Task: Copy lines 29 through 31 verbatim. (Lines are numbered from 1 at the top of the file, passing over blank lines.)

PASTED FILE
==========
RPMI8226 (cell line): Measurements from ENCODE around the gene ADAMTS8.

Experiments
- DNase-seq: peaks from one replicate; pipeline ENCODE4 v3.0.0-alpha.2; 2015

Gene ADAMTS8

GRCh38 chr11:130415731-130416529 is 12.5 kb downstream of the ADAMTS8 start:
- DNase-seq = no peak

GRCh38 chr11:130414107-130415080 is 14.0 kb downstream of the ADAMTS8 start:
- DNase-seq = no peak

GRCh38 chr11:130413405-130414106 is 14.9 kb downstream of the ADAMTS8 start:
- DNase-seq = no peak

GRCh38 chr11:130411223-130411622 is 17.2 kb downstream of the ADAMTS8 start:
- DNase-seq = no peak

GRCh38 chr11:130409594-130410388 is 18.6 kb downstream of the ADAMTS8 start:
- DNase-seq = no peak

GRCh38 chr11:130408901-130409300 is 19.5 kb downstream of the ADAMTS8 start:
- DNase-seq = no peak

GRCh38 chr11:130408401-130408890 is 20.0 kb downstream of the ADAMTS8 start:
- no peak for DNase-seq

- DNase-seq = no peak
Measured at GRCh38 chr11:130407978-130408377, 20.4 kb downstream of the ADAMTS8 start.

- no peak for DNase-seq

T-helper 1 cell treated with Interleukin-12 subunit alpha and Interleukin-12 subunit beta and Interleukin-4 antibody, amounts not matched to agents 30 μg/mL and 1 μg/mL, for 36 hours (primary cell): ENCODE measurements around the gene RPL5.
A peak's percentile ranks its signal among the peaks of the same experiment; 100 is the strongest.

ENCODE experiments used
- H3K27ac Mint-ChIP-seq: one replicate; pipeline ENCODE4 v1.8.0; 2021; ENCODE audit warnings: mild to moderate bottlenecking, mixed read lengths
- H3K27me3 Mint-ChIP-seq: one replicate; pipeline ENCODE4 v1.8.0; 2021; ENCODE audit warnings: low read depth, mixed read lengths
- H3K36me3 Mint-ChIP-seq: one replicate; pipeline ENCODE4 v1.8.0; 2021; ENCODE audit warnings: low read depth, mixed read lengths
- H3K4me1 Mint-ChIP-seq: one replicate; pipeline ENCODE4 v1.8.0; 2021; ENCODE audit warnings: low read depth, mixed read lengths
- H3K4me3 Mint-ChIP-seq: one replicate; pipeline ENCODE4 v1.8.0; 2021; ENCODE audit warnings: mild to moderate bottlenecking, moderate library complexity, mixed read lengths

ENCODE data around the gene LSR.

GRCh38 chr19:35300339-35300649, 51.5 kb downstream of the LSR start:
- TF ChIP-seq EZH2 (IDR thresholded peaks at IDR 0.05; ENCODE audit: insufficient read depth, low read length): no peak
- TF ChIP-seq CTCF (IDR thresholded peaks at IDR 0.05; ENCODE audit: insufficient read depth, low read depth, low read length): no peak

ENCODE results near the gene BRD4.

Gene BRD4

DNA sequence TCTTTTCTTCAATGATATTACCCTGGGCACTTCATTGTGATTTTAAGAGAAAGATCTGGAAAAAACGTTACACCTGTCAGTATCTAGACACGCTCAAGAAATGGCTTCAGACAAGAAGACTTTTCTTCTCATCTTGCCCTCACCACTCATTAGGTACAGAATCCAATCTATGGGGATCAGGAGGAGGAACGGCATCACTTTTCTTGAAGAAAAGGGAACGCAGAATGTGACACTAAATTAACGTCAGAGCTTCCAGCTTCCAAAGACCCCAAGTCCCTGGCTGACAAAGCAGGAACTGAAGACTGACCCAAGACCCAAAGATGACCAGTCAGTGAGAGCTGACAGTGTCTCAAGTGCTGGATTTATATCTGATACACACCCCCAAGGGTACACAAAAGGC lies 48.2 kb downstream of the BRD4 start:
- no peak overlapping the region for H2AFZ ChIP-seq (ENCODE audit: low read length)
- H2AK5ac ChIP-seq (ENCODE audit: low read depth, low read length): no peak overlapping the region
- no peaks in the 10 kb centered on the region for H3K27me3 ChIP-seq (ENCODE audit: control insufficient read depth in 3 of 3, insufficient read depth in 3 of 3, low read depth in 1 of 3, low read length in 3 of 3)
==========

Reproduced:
- H3K4me3 Mint-ChIP-seq: one replicate; pipeline ENCODE4 v1.8.0; 2021; ENCODE audit warnings: mild to moderate bottlenecking, moderate library complexity, mixed read lengths

ENCODE data around the gene LSR.

GRCh38 chr19:35300339-35300649, 51.5 kb downstream of the LSR start: